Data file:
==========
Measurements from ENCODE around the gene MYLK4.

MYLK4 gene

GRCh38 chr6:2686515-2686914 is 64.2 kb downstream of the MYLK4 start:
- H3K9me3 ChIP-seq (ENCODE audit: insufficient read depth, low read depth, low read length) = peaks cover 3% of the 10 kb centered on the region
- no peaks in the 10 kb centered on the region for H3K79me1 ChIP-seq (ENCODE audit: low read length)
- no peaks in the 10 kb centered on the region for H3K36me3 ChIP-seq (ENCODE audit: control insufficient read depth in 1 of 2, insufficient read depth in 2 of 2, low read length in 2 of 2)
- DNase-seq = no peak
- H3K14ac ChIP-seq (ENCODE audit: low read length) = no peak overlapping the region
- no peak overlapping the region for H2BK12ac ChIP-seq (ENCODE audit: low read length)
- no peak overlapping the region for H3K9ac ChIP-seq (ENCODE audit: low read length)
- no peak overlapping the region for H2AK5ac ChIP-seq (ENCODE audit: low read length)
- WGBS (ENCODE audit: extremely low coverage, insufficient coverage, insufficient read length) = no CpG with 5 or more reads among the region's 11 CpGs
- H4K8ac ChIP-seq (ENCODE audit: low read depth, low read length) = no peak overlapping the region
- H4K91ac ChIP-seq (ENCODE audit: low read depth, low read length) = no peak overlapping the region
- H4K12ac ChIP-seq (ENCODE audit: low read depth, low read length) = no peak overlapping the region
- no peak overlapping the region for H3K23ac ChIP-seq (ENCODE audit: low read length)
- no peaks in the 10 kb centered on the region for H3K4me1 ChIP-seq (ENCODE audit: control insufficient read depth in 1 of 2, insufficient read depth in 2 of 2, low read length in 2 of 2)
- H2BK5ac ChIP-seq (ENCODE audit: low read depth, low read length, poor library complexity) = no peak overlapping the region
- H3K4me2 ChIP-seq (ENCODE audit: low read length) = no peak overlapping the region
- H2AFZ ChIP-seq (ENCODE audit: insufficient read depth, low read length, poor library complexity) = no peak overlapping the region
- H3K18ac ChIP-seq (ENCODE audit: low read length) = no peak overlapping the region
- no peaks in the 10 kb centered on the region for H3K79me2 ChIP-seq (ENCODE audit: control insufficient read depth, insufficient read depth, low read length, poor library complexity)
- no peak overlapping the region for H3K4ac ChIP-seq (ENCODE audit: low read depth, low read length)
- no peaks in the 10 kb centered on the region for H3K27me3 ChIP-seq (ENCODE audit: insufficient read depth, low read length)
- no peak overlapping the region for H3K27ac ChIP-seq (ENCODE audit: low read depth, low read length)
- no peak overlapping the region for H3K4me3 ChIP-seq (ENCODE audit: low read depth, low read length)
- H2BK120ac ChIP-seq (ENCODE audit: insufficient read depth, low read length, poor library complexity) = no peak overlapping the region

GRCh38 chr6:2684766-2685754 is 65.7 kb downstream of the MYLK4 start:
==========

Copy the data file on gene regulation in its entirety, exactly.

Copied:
Measurements from ENCODE around the gene MYLK4.

MYLK4 gene

GRCh38 chr6:2686515-2686914 is 64.2 kb downstream of the MYLK4 start:
- H3K9me3 ChIP-seq (ENCODE audit: insufficient read depth, low read depth, low read length) = peaks cover 3% of the 10 kb centered on the region
- no peaks in the 10 kb centered on the region for H3K79me1 ChIP-seq (ENCODE audit: low read length)
- no peaks in the 10 kb centered on the region for H3K36me3 ChIP-seq (ENCODE audit: control insufficient read depth in 1 of 2, insufficient read depth in 2 of 2, low read length in 2 of 2)
- DNase-seq = no peak
- H3K14ac ChIP-seq (ENCODE audit: low read length) = no peak overlapping the region
- no peak overlapping the region for H2BK12ac ChIP-seq (ENCODE audit: low read length)
- no peak overlapping the region for H3K9ac ChIP-seq (ENCODE audit: low read length)
- no peak overlapping the region for H2AK5ac ChIP-seq (ENCODE audit: low read length)
- WGBS (ENCODE audit: extremely low coverage, insufficient coverage, insufficient read length) = no CpG with 5 or more reads among the region's 11 CpGs
- H4K8ac ChIP-seq (ENCODE audit: low read depth, low read length) = no peak overlapping the region
- H4K91ac ChIP-seq (ENCODE audit: low read depth, low read length) = no peak overlapping the region
- H4K12ac ChIP-seq (ENCODE audit: low read depth, low read length) = no peak overlapping the region
- no peak overlapping the region for H3K23ac ChIP-seq (ENCODE audit: low read length)
- no peaks in the 10 kb centered on the region for H3K4me1 ChIP-seq (ENCODE audit: control insufficient read depth in 1 of 2, insufficient read depth in 2 of 2, low read length in 2 of 2)
- H2BK5ac ChIP-seq (ENCODE audit: low read depth, low read length, poor library complexity) = no peak overlapping the region
- H3K4me2 ChIP-seq (ENCODE audit: low read length) = no peak overlapping the region
- H2AFZ ChIP-seq (ENCODE audit: insufficient read depth, low read length, poor library complexity) = no peak overlapping the region
- H3K18ac ChIP-seq (ENCODE audit: low read length) = no peak overlapping the region
- no peaks in the 10 kb centered on the region for H3K79me2 ChIP-seq (ENCODE audit: control insufficient read depth, insufficient read depth, low read length, poor library complexity)
- no peak overlapping the region for H3K4ac ChIP-seq (ENCODE audit: low read depth, low read length)
- no peaks in the 10 kb centered on the region for H3K27me3 ChIP-seq (ENCODE audit: insufficient read depth, low read length)
- no peak overlapping the region for H3K27ac ChIP-seq (ENCODE audit: low read depth, low read length)
- no peak overlapping the region for H3K4me3 ChIP-seq (ENCODE audit: low read depth, low read length)
- H2BK120ac ChIP-seq (ENCODE audit: insufficient read depth, low read length, poor library complexity) = no peak overlapping the region

GRCh38 chr6:2684766-2685754 is 65.7 kb downstream of the MYLK4 start: